One of the mysteries of the English language finally explained.
A small toucan with a serrated bill, and typically with a green back and wings, yellow underside, and red rump.
Genus Pteroglossus, family Ramphastidae: several species
- ‘In our opinion, the Ramphastids (toucans, toucanettes, and aracaris) should be in breeding programs.’
- ‘The seller in the photo is peddling collared aracaris to passersby.’
- ‘They are classified in the same genealogical family as the toucanet - a smaller version of the toucan - and the aracari - which has a differently shaped beak, and is smaller than the toucan.’
- ‘Toucans, toucanets, and aracaris are frugivorous birds, whose primary diet is fruit.’
- ‘Less well-known are the small toucans known as aracaris, who have their own jerky charm.’
- ‘Toucans and araçaris are likely to be perched up high too, and who knows what else we might spot - highlights in the past have included Tiny Hawk, Spangled Cotinga, Sulphury Flycatcher, and Moriche Oriole.’
- ‘Toucans range from 20 inches to 25 inches while toucanets and aracaris are from 14 inches to 16 inches in length.’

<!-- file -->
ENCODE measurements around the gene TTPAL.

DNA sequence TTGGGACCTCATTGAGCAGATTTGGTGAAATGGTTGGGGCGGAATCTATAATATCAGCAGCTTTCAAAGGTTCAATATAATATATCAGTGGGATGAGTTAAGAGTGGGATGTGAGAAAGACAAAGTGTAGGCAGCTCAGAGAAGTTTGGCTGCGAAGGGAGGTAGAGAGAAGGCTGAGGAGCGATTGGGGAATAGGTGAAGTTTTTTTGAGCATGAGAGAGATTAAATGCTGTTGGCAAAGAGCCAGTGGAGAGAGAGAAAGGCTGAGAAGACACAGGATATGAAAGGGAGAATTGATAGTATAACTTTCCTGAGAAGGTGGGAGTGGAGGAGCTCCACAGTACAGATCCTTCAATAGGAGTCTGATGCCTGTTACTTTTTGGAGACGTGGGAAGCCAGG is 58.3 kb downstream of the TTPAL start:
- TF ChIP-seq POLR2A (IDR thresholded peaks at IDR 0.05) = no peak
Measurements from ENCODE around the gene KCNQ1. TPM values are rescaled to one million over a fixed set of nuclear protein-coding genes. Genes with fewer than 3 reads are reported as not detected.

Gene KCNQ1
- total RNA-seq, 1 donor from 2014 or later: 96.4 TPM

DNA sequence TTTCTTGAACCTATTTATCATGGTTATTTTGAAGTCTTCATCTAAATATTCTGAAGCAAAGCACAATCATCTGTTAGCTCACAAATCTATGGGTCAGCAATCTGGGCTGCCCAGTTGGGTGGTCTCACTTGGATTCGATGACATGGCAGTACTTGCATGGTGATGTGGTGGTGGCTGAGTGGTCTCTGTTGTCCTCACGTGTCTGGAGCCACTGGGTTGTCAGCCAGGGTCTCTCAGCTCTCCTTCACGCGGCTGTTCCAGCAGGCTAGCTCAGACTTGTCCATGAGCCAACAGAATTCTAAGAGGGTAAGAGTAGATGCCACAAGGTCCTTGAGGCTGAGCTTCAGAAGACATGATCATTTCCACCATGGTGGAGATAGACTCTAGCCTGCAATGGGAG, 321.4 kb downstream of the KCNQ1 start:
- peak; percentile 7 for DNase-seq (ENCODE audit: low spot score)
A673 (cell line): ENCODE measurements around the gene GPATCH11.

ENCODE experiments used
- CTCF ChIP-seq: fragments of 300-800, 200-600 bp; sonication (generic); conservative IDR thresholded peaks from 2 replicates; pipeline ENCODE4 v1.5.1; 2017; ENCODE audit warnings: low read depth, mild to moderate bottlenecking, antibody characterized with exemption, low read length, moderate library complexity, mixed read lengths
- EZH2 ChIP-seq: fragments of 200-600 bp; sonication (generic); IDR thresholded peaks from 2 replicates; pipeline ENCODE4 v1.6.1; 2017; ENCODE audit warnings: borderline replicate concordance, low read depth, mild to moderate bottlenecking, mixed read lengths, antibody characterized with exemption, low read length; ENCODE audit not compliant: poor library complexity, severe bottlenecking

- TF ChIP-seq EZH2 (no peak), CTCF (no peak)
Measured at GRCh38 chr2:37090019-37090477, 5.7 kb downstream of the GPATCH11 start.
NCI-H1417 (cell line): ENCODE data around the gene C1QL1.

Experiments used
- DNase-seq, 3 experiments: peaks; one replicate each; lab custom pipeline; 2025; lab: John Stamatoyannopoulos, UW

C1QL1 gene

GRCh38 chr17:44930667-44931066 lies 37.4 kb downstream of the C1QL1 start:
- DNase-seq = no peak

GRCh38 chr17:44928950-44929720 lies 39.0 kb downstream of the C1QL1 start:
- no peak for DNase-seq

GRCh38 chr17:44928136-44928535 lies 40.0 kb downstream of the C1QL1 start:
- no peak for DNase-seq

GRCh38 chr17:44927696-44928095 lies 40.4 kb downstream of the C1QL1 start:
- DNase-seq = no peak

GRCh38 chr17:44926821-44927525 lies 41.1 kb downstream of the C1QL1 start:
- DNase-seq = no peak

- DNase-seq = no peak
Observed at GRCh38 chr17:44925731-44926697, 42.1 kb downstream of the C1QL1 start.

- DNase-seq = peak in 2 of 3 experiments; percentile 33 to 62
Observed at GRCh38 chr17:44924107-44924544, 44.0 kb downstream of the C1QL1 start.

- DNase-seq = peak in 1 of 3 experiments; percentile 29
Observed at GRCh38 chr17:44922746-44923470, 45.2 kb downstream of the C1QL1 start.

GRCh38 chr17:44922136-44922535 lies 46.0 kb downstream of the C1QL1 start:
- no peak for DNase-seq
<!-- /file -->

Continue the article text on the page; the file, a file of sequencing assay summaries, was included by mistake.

- ‘The toucanets live a few years more, but the aracaris have shorter life spans.’
- ‘Collared aracaris live in groups and five adults may roost in the nest cavity after the eggs hatch.’
- ‘And you could not help but notice the birds - toucanetes, oropendulas, parakeets, aracaris, hummingbirds’
- ‘Although Ramphastos toucans are impressive, I prefer some of the smaller araçaris and toucanets.’
- ‘The two aracaris, who had free range of the Zoo's bird and reptile building via their open home, found such an opening in the building and entered, intending to nest build.’
- ‘Once we reach the tropical humid forest we will look for an array of araçaris, toucans, and parrots.’
- ‘Below is a painting by John Gould of Derby's araçari, with a little less white and more dark red on its bill than the bird on the photo.’
- ‘Noisy and restless, aracaris can be seen in groups of 12 or more straggling almost single file through the trees, staying mostly up in the highest trees.’
Early 19th century: via Portuguese from Tupi arasa'ri.
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